|Nocamels, Jacob Ryan|
|Sick and tired of the parking woes in congested cities? Despair not, as a slew of new Israeli mobile apps have risen from tech-geek dens to quickly locate available curbside parking spots – and the fastest way for you to snatch them.
Similar to Israeli app Waze (bought by Google in 2013), which calculates the fastest route for drivers to get from point A to point B, several new mobile apps will help you navigate to the nearest available parking spot, using the wisdom of the crowds. Along with park-and-pay pioneers Pango and CelloPark , up-and-coming Israeli startups such as Anagog , ParkLife and Parko are changing the way we park our cars. Using different methods, algorithms and platforms, these companies seek to help their users locate and pay for those often elusive spots, saving time, gasoline and money while doing so. NoCamels profiles five of the hottest parking apps developed in Israel.
Founded in 2014, Anagog provides directions to free parking spots and parking lots using parking data retrieved from cellphone users, in a similar crowd-sourcing method used by Waze. Anagog’s mobile app, called EasyPark, collects data on individual parking behavior, which it then saves for future reference. Anagog also provides push notifications on vacated parking spots.
In the course of roughly one year, Anagog has been able to recruit 100,000 users in Israel and 500,000 users worldwide and the company has so far raised $1 million. One of the major selling points of the software is its remarkable power consumption – 0.1 percent per hour. Another benefit of Anagog is that it provides both two and three dimensional map views, to allow users to select a parking lot near their desired location. All they then need to do is follow the voice-controlled, turn-by-turn navigation to their parking spot.
Parko is an Israeli crowd-sourced parking guide, which seeks to make parking simpler for its users. Founded in 2011, Parko collects data on road closures, traffic patterns, days of the week, weather, and even local events that may affect parking. It then relays the necessary information to its users.The app – currently available in France – provides directions to available parking spots, with real-time updates from other users. It also shows soon-to-be-vacated-spots (based on parking meters and other data), including curb parking, which helps its users stay up-to-date on available parking spots. This app also reminds its users where they parked and offers a number of coupons and prizes to its users for sharing parking spots with others.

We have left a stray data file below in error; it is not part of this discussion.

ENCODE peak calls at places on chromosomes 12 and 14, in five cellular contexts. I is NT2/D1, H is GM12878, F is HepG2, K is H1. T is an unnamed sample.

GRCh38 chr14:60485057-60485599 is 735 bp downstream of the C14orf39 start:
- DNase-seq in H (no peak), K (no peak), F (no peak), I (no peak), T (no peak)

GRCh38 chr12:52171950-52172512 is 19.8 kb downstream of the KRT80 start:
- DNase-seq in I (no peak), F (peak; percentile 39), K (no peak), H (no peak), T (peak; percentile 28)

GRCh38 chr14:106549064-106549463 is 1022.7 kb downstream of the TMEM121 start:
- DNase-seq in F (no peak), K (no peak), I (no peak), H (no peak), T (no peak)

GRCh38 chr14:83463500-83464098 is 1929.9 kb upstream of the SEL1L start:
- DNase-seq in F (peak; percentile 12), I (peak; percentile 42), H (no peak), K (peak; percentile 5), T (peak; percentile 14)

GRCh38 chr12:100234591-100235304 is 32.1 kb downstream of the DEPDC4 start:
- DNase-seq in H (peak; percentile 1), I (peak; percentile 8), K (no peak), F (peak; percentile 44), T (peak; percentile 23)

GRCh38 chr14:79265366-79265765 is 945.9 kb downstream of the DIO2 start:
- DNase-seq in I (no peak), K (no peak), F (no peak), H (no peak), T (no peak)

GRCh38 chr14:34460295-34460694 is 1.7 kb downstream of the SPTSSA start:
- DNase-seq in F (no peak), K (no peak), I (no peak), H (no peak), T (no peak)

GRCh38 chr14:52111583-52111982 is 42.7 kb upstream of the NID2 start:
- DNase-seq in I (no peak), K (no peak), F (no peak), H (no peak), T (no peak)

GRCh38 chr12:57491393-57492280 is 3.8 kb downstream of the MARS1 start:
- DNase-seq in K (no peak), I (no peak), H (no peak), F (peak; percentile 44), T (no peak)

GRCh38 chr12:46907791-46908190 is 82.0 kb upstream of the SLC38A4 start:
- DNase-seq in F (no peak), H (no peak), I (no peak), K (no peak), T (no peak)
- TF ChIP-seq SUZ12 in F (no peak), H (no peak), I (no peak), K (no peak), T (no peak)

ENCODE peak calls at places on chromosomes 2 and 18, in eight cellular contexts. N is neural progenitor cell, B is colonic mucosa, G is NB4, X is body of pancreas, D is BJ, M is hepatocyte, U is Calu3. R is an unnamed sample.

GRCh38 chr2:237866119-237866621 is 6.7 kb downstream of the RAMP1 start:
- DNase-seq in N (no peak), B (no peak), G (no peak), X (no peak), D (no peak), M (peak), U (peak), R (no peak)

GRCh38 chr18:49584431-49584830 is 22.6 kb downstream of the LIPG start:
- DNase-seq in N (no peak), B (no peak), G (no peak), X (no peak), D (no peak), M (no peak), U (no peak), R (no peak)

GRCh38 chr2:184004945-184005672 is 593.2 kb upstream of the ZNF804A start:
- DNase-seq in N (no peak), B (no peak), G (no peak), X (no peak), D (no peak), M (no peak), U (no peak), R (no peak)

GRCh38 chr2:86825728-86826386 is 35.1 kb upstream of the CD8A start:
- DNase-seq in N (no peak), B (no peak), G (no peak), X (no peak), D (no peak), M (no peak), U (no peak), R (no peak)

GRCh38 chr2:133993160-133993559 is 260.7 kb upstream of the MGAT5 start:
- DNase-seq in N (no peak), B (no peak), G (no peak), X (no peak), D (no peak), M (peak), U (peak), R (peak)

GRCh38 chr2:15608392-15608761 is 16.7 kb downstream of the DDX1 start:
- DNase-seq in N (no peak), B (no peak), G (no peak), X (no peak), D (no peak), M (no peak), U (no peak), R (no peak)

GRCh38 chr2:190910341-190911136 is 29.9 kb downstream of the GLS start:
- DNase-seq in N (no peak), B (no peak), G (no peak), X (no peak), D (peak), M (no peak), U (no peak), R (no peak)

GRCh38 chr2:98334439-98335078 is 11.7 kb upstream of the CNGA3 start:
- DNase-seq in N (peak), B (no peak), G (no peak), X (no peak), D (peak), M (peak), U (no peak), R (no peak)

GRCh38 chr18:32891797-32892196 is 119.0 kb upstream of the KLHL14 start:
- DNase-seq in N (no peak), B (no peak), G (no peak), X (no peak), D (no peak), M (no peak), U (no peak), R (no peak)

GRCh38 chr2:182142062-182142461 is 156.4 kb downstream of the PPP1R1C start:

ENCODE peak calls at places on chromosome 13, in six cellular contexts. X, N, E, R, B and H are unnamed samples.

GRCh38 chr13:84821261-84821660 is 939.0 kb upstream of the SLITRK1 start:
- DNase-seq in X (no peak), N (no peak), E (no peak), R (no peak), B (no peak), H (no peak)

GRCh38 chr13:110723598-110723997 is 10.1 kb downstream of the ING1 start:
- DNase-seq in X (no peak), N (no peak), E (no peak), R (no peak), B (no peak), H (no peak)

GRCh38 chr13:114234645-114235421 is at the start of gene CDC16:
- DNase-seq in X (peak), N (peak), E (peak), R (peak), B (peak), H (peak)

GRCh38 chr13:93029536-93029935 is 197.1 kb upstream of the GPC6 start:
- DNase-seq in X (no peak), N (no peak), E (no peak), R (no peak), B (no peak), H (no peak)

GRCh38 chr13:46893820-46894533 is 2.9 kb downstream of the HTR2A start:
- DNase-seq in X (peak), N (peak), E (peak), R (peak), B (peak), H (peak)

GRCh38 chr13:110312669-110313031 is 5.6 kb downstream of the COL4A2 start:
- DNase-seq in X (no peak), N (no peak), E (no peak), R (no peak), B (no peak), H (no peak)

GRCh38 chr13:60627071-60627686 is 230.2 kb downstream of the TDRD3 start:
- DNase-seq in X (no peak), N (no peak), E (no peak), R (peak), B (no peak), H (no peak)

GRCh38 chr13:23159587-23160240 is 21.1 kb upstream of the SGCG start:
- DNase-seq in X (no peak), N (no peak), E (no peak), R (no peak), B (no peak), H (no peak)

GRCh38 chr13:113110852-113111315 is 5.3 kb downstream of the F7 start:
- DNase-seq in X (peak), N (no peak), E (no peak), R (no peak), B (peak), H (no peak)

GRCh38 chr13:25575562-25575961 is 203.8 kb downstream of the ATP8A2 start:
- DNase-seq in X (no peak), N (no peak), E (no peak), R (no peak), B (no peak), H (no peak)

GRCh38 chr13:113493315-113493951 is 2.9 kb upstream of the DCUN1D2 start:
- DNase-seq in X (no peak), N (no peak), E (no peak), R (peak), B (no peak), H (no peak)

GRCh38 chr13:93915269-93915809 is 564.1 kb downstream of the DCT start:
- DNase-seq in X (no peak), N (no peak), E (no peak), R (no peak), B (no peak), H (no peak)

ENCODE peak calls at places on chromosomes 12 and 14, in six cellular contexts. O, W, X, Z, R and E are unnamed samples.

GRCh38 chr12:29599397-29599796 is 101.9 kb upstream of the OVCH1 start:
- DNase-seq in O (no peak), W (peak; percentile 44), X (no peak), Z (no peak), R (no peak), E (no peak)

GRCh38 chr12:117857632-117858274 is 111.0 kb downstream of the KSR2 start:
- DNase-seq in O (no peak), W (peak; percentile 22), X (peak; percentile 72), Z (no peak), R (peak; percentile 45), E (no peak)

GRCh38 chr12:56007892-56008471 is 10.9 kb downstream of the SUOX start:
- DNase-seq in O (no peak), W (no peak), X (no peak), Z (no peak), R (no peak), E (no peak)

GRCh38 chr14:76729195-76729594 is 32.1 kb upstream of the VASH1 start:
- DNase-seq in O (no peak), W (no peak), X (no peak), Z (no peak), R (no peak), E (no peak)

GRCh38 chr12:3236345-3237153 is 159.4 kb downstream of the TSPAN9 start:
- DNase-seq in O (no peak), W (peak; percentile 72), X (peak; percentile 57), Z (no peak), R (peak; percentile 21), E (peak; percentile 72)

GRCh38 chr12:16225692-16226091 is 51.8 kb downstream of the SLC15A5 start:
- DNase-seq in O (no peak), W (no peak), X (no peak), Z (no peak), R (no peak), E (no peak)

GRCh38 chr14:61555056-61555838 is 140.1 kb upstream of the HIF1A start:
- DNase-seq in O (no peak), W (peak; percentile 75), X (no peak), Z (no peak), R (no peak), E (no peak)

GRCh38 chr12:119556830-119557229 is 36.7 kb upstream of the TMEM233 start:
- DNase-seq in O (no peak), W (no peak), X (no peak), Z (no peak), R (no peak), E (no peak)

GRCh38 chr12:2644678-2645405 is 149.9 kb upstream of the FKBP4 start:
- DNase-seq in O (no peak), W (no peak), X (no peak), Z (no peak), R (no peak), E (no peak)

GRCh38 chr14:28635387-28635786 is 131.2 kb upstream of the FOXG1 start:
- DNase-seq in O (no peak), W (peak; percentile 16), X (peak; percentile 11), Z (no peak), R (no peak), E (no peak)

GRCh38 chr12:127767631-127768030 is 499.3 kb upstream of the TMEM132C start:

In two rounds of funding thus far, Parko has raised $1 million.
Another promising Israeli company is ParkLife, which also runs on the platform of “minimizing parking search time and costs, both for the curb and off-street parking,” according to the company. ParkLife uses a unique algorithm to collect data and self-learn, trying to provide the most optimal routes to parking spots.
In the case no curb parking is available, the app guides its users to a nearby parking lot, then provides walking directions to their destination. ParkLife highlights the route that will maximize chances of finding a parking spot near the desired location. Within the app’s map, there are both red and blue paths, with blue indicating a high probability of finding a spot and red, a low chance. In addition, the app tells users which curbs are permissible to park by, versus those where parking is prohibited. Orange paths indicate a parking lot, making for a simple and efficient color-coded system.
One of the most popular parking apps is Pango, a pioneer in this filed, which was founded in 2005. The app offers the convenience of cashless paying for curbside parking – without the need to use parking meters. It’s available for Android, iOS, and BlackBerry users in 60 cities in the US and Israel.
This app also reminds its users when their time is running out, allowing them to buy more time, acting as a virtual parking meter at the touch of your fingertips. Pango’s most recent round of funding garnered $6.5 million last year.
A similar park-and-pay smartphone service is also offered by an Israel company called CelloPark, which along with Pango, pioneered cashless paying for parking. CelloPark allows drivers to pay for parking through the use of their personal mobile phone in metered, on-street parking areas. It charges on a minute-by-minute service, which means the driver doesn’t need to pay for a whole hour.
With the variety of parking apps available today, it seems that Israeli startups could soon take this promising market and international need by storm. In such a lucrative industry valued at $50 billion in Western Europe alone, the reasons are obvious. A simpler, more efficient means of parking within inner cities not only saves time and money, it also helps to keep the environment cleaner by saving gas!